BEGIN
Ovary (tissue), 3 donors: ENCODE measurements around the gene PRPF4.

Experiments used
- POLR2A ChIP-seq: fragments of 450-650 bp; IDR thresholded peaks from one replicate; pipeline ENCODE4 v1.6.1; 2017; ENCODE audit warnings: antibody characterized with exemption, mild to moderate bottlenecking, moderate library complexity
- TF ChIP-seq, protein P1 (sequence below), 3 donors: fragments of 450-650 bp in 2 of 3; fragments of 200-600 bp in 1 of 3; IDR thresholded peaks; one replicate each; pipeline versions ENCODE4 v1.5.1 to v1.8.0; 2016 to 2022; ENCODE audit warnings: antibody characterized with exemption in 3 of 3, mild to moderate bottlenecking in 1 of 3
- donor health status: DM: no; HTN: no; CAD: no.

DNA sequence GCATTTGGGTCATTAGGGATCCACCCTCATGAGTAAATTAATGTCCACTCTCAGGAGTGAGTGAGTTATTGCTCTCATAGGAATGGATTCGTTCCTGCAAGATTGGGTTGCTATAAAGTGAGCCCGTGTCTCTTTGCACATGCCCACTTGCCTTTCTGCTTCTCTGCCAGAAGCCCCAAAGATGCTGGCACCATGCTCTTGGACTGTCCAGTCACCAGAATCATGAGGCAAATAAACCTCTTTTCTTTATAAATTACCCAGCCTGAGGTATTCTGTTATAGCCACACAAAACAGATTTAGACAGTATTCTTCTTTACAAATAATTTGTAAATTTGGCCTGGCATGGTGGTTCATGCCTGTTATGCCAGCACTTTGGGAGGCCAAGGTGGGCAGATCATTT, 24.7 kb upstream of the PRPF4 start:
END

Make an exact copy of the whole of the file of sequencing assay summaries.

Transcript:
Ovary (tissue), 3 donors: ENCODE measurements around the gene PRPF4.

Experiments used
- POLR2A ChIP-seq: fragments of 450-650 bp; IDR thresholded peaks from one replicate; pipeline ENCODE4 v1.6.1; 2017; ENCODE audit warnings: antibody characterized with exemption, mild to moderate bottlenecking, moderate library complexity
- TF ChIP-seq, protein P1 (sequence below), 3 donors: fragments of 450-650 bp in 2 of 3; fragments of 200-600 bp in 1 of 3; IDR thresholded peaks; one replicate each; pipeline versions ENCODE4 v1.5.1 to v1.8.0; 2016 to 2022; ENCODE audit warnings: antibody characterized with exemption in 3 of 3, mild to moderate bottlenecking in 1 of 3
- donor health status: DM: no; HTN: no; CAD: no.

DNA sequence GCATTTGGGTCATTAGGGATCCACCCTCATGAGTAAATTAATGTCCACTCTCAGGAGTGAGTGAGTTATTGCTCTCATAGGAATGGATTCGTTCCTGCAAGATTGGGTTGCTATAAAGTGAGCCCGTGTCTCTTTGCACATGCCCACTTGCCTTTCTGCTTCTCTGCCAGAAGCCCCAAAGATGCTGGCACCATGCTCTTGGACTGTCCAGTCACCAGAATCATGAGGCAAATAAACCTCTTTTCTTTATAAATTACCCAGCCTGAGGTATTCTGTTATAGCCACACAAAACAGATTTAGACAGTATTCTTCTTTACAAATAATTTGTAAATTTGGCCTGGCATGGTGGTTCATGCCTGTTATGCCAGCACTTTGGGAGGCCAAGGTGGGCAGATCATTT, 24.7 kb upstream of the PRPF4 start: